Paterno epitaph: He protected himself, not the children

On those glorious, golden football Saturdays at Penn State — especially after any of Joe Paterno's record 409 wins — the nickname “Happy Valley” was invoked ad nauseam.

It was an easy, effective cliché for most sportscasters, albeit incorrect.

State College, Pennsylvania's given name of “Happy Valley” had nothing to do with football and never did. But it worked, in the whole “football is life” theme, just as “Touchdown Jesus” beckons running backs at Notre Dame and embraces winners.

“Happy Valley” was the tidy label put on Penn State and it's environs during the Great Depression, decades before Joe Paterno became the university's football coach. The name was a tribute to how State College managed to thrive (relatively speaking) during the depression, largely because of Penn State's economic prowess.

State College long boasted of its Psychology Today magazine ranking as the #1 lowest stress city in America.

It is safe to say that the happy days may not be there again, for a long while.

As football legend-turned real life pariah Joe Paterno goes to his final resting place, he will take with him the answer to a question that might have salvaged his reputation: Why didn't you do something?

In an interview shortly before Paterno died, he claimed “I didn't know which way to go.“

I didn't know which way to go?

In 61 years of coaching, Paterno taught his players that there was only one way to go: forward.

That is how touchdowns were scored and careers were made.

But when Paterno was faced with information about children being molested practically under his nose, he “didn't know which way to go?”

Then, in that last interview, he added that he essentially did nothing ...”rather than get in there and make a mistake.”

I don't believe it. Paterno was making more than a million dollars a year, was the patriarch of Penn State and truly a living legend. He was looking at a $550,000 per year state pension and all the football tickets he wanted.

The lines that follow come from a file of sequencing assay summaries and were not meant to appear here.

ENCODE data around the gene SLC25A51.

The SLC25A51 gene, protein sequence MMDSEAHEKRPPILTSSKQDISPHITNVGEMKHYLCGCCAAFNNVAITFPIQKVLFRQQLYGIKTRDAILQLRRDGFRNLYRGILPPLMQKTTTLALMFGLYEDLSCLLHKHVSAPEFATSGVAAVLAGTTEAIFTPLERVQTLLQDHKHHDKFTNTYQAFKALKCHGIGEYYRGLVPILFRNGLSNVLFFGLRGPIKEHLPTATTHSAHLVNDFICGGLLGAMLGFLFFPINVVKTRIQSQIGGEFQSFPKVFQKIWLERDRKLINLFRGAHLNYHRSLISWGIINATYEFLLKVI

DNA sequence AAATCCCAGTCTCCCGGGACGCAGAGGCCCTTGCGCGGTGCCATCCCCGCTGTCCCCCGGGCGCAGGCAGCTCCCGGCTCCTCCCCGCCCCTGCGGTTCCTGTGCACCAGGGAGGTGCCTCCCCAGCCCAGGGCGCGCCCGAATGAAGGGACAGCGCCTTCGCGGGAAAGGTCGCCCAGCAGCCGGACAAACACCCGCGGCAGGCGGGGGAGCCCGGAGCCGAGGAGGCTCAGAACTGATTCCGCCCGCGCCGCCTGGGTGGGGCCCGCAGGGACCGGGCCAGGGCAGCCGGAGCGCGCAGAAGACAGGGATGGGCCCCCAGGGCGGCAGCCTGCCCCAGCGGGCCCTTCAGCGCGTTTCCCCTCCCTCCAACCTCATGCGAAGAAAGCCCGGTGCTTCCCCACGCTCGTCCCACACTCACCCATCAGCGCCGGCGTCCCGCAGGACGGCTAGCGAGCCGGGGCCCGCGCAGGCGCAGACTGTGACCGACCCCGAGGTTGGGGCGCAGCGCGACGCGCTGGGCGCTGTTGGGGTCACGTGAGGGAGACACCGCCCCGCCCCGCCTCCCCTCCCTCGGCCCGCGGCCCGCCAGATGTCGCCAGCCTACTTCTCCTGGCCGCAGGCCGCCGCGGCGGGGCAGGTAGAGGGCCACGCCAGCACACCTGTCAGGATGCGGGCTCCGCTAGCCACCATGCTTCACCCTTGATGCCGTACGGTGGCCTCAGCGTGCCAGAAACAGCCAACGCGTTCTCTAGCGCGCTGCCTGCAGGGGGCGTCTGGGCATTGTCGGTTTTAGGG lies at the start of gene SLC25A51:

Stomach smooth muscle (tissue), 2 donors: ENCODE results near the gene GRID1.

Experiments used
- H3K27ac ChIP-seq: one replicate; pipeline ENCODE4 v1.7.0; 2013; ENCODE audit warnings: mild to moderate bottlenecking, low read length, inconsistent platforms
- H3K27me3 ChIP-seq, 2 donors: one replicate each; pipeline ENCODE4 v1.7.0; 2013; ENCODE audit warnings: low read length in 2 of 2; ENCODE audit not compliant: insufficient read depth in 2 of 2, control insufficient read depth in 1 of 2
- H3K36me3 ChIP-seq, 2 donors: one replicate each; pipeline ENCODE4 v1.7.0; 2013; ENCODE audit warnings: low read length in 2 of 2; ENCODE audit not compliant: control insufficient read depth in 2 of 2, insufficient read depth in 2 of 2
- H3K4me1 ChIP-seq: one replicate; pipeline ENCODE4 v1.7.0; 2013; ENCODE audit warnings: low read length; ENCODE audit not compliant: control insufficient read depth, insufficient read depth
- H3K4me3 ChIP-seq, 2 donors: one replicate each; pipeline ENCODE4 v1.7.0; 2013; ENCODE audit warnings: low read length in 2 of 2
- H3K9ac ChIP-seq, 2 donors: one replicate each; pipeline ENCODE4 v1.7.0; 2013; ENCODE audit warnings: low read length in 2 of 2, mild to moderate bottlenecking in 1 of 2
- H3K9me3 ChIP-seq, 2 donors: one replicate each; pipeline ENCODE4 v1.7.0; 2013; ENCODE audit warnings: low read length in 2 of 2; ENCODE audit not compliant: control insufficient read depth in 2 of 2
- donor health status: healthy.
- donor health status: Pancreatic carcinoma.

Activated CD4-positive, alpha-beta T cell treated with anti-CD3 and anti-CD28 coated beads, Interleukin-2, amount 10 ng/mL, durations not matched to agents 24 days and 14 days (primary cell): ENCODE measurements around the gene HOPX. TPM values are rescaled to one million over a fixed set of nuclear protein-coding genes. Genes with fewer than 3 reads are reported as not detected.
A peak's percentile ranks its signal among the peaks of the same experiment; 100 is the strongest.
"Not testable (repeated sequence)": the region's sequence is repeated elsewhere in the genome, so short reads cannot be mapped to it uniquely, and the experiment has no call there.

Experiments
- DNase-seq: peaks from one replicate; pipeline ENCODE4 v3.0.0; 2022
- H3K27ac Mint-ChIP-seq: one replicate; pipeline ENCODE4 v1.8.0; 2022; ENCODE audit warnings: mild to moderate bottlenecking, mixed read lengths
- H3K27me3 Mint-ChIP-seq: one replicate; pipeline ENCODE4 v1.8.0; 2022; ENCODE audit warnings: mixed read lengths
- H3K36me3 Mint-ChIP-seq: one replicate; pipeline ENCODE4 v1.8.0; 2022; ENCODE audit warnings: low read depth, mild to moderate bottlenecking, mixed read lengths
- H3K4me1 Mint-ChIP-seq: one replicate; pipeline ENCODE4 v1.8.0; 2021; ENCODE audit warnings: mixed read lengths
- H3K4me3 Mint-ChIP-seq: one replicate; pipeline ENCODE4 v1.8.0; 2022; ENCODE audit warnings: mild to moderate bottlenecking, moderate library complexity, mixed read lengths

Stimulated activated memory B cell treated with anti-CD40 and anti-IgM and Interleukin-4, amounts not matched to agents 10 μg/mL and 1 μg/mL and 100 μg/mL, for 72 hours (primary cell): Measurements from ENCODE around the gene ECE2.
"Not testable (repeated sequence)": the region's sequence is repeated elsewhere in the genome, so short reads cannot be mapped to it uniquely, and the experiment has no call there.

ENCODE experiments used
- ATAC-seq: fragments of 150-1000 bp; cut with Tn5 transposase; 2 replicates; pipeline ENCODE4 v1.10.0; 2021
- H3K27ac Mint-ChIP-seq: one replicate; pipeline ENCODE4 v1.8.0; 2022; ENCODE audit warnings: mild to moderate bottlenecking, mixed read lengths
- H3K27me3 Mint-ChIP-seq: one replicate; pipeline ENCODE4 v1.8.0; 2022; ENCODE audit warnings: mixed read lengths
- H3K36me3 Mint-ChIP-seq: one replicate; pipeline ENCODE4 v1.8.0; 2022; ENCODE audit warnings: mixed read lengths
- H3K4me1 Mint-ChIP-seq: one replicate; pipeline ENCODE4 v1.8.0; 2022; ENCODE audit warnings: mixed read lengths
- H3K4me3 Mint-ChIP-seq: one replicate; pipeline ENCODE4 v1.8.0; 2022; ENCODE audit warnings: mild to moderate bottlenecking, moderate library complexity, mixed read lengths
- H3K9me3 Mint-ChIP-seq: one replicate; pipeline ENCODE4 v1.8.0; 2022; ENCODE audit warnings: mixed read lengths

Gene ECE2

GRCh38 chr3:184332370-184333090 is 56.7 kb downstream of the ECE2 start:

He was not a man prone to avoiding mistakes. He preached forward motion, aggressive thinking and doing. Not “I didn't know which way to go.”

Paterno certainly knew which way to go to protect his own assets.

He transferred his ownership share of the family home in Happy Valley to his wife. According to the real estate records the intra-family deal went from Joe to “Suzanne P. Paterno, trustee” for $1 plus “love and affection.”

Of course, such family transactions are not unusual especially when one person may be subjected to a future lawsuit. Why take a chance on losing everything?

But in Joe Paterno's case, when that transaction occurred is the most interesting part.

He off-loaded his share of the family house last summer, on July 21. That was almost four months before the Jerry Sandusky child-sex scandal broke in public.

Paterno's lawyer suggested that the deal was innocent. He told The New York Times that the property transfer was part of a “multiyear estate planning program.”

Sure. In Happy Valley people will believe anything. Or at least they used to.

Last fall adoring home crowds at Beaver Stadium had no reason to doubt the Jumbotron video that was specially made for this season.

Accompanied by a dramatic sound track, there are cuts back and forth between current Penn State scenes and identical archival black and white footage.

Richly interspersed are shots of Paterno at different times in his coaching career, with quotes from the Penn State Alma Mater:

“For the glory of old state ...

for her founders strong and great ...

for the future that we wait ...

raise the song ... sing our love and loyalty ...

may no act of ours bring shame....

may our lives but swell thy fame.”

Ÿ Chuck Goudie, whose column appears each Monday, is the chief investigative reporter at ABC 7 News in Chicago. The views in this column are his own and not those of WLS-TV. He can be reached by email at and followed at ChuckGoudie and

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